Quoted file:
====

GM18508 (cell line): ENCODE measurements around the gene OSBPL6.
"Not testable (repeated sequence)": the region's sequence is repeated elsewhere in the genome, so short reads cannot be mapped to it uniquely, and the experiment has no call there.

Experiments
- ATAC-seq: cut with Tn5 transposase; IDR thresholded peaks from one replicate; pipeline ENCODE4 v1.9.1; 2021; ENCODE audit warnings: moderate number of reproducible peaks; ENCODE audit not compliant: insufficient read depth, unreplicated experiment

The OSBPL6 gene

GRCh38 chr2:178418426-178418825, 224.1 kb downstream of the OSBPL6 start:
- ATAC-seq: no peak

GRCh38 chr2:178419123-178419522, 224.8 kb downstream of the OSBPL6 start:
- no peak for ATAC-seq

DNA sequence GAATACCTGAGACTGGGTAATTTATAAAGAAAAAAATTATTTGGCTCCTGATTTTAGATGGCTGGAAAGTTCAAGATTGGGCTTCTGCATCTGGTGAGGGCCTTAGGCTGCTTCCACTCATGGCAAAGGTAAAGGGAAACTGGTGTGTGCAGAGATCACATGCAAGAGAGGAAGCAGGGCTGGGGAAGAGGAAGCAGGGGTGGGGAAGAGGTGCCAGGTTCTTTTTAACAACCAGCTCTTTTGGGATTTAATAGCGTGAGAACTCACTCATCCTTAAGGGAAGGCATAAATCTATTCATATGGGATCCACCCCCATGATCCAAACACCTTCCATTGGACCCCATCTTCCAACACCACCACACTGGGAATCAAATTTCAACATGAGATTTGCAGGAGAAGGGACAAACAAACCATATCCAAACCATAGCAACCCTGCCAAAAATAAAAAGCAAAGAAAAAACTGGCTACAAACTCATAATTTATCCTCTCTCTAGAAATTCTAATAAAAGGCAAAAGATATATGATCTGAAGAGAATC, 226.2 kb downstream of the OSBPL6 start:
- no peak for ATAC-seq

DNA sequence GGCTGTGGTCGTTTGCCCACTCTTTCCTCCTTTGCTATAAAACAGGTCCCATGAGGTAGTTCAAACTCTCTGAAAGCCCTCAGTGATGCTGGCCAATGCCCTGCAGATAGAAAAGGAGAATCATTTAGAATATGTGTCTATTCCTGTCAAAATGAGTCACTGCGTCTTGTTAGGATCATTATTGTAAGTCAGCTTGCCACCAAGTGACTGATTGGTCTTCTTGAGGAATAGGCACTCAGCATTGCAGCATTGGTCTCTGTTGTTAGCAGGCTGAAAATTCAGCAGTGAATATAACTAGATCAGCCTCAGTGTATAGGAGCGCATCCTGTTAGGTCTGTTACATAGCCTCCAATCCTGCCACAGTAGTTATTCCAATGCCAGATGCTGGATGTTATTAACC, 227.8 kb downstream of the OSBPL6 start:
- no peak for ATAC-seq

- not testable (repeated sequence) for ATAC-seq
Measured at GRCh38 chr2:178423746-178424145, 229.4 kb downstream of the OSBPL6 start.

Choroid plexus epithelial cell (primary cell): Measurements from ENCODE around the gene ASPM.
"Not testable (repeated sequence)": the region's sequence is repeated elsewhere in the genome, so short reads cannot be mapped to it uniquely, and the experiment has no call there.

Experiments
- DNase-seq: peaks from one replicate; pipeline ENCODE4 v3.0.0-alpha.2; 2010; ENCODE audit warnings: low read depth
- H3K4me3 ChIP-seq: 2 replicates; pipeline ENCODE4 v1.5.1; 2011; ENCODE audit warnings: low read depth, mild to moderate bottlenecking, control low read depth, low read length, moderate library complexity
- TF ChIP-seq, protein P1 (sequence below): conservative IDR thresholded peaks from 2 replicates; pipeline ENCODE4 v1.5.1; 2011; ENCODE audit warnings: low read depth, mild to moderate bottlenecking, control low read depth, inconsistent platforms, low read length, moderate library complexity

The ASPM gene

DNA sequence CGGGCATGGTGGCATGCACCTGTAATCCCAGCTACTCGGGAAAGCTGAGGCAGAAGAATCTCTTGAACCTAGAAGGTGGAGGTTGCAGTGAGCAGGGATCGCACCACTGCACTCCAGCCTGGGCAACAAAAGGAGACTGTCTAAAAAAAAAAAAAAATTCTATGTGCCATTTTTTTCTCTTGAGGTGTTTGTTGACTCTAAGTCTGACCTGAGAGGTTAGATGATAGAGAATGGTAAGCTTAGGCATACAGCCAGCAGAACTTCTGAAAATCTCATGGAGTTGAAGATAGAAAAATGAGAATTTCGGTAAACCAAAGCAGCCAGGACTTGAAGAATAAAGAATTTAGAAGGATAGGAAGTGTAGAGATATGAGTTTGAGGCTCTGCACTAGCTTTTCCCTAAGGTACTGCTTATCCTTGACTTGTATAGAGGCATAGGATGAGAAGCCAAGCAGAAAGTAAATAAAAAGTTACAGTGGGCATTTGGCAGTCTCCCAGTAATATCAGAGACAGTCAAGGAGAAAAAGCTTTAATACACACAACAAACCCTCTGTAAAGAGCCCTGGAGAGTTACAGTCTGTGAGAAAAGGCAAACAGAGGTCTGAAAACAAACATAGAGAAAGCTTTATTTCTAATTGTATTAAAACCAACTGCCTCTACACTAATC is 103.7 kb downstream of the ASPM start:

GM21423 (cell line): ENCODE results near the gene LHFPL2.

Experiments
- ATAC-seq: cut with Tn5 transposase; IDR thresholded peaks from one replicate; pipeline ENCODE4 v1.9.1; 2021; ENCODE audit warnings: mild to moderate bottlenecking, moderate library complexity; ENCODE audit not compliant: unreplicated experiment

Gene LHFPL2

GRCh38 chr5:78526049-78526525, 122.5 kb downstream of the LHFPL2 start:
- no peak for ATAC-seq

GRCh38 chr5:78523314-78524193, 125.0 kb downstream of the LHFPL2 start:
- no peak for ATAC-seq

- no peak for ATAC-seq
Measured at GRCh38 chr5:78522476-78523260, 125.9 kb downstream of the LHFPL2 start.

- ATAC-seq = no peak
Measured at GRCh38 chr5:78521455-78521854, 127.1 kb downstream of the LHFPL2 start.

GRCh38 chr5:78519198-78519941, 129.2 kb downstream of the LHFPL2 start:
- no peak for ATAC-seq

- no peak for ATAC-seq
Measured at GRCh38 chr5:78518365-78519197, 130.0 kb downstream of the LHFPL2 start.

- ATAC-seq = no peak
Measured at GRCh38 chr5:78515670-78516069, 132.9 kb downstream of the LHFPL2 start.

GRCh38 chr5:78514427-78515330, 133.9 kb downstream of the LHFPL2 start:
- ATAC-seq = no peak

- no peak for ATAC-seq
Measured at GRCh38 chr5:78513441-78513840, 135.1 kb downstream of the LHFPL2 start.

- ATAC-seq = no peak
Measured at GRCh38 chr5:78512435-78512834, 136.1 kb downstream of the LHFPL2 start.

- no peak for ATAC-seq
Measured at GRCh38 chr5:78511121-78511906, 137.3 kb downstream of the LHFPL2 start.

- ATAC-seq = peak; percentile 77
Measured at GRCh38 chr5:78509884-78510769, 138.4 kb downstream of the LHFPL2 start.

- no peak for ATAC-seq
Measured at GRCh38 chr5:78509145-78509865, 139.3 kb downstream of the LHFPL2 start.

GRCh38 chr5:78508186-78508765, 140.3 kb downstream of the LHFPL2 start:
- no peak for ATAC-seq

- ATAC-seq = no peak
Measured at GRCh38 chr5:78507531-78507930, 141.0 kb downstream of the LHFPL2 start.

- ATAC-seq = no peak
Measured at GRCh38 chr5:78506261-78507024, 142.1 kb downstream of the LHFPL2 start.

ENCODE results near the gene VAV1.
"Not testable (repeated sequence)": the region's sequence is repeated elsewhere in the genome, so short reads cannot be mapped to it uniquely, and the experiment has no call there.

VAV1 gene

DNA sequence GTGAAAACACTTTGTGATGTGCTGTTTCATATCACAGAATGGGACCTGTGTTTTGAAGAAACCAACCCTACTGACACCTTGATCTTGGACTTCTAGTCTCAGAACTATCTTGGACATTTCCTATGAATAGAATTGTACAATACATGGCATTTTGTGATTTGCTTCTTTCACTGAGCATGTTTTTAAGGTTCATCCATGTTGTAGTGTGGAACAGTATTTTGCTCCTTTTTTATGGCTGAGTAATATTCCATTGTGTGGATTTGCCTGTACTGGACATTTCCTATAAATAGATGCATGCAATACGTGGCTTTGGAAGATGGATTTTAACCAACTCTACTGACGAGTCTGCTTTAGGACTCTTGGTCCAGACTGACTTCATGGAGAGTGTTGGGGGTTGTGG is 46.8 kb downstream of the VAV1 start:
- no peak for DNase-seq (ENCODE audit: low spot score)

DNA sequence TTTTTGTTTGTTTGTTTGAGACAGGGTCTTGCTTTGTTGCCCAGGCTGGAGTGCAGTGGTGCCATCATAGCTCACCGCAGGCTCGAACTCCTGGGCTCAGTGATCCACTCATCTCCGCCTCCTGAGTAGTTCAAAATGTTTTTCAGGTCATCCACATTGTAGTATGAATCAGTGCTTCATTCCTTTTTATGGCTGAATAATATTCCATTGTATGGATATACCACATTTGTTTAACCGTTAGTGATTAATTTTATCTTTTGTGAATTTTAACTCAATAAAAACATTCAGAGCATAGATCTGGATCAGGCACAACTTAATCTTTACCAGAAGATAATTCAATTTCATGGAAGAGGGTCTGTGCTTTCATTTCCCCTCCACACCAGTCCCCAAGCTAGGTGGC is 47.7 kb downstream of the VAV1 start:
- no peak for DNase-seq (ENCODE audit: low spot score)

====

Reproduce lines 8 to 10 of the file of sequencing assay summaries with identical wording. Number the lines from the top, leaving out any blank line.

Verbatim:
GRCh38 chr2:178419123-178419522, 224.8 kb downstream of the OSBPL6 start:
- no peak for ATAC-seq

DNA sequence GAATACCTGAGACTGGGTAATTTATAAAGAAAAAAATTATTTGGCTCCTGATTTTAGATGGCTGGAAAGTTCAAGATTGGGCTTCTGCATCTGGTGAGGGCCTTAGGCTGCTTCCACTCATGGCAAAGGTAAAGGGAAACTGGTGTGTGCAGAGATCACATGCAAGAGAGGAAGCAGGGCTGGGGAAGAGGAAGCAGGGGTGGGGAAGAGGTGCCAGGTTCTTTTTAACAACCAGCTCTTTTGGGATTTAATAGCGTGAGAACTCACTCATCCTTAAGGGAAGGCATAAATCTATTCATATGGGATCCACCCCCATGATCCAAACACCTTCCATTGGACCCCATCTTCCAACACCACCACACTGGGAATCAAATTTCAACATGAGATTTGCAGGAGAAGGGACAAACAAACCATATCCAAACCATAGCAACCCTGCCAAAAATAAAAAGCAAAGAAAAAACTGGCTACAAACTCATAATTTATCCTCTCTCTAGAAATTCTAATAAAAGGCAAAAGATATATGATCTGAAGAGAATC, 226.2 kb downstream of the OSBPL6 start: